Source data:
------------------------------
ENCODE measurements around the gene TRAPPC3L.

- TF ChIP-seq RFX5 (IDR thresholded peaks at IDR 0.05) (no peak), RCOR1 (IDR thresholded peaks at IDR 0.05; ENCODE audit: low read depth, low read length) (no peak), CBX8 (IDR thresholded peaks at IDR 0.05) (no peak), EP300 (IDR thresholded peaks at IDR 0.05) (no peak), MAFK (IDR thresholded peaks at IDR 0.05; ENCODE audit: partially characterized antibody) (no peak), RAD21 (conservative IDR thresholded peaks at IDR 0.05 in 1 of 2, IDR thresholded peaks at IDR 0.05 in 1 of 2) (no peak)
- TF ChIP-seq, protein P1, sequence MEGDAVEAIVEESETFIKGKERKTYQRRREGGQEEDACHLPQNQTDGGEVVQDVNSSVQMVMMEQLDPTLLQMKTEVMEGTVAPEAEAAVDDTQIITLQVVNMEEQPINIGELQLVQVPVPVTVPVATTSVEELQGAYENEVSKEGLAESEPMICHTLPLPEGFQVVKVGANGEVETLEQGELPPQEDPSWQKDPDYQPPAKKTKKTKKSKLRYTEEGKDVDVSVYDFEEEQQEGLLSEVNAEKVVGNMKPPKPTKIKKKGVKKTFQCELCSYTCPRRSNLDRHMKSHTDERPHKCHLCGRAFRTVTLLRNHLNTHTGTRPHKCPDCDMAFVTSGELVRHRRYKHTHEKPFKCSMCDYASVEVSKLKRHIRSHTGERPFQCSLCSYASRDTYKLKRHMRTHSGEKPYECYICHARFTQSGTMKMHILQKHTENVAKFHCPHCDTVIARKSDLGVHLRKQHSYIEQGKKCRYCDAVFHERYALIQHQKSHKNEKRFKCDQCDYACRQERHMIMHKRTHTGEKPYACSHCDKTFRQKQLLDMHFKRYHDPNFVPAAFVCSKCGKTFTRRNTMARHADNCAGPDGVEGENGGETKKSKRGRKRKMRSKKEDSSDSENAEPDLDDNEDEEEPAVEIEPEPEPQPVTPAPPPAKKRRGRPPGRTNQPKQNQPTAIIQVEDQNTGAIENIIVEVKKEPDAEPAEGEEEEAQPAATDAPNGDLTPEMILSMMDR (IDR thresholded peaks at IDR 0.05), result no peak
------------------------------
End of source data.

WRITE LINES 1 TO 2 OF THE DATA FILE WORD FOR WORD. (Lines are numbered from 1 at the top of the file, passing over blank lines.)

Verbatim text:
ENCODE measurements around the gene TRAPPC3L.

- TF ChIP-seq RFX5 (IDR thresholded peaks at IDR 0.05) (no peak), RCOR1 (IDR thresholded peaks at IDR 0.05; ENCODE audit: low read depth, low read length) (no peak), CBX8 (IDR thresholded peaks at IDR 0.05) (no peak), EP300 (IDR thresholded peaks at IDR 0.05) (no peak), MAFK (IDR thresholded peaks at IDR 0.05; ENCODE audit: partially characterized antibody) (no peak), RAD21 (conservative IDR thresholded peaks at IDR 0.05 in 1 of 2, IDR thresholded peaks at IDR 0.05 in 1 of 2) (no peak)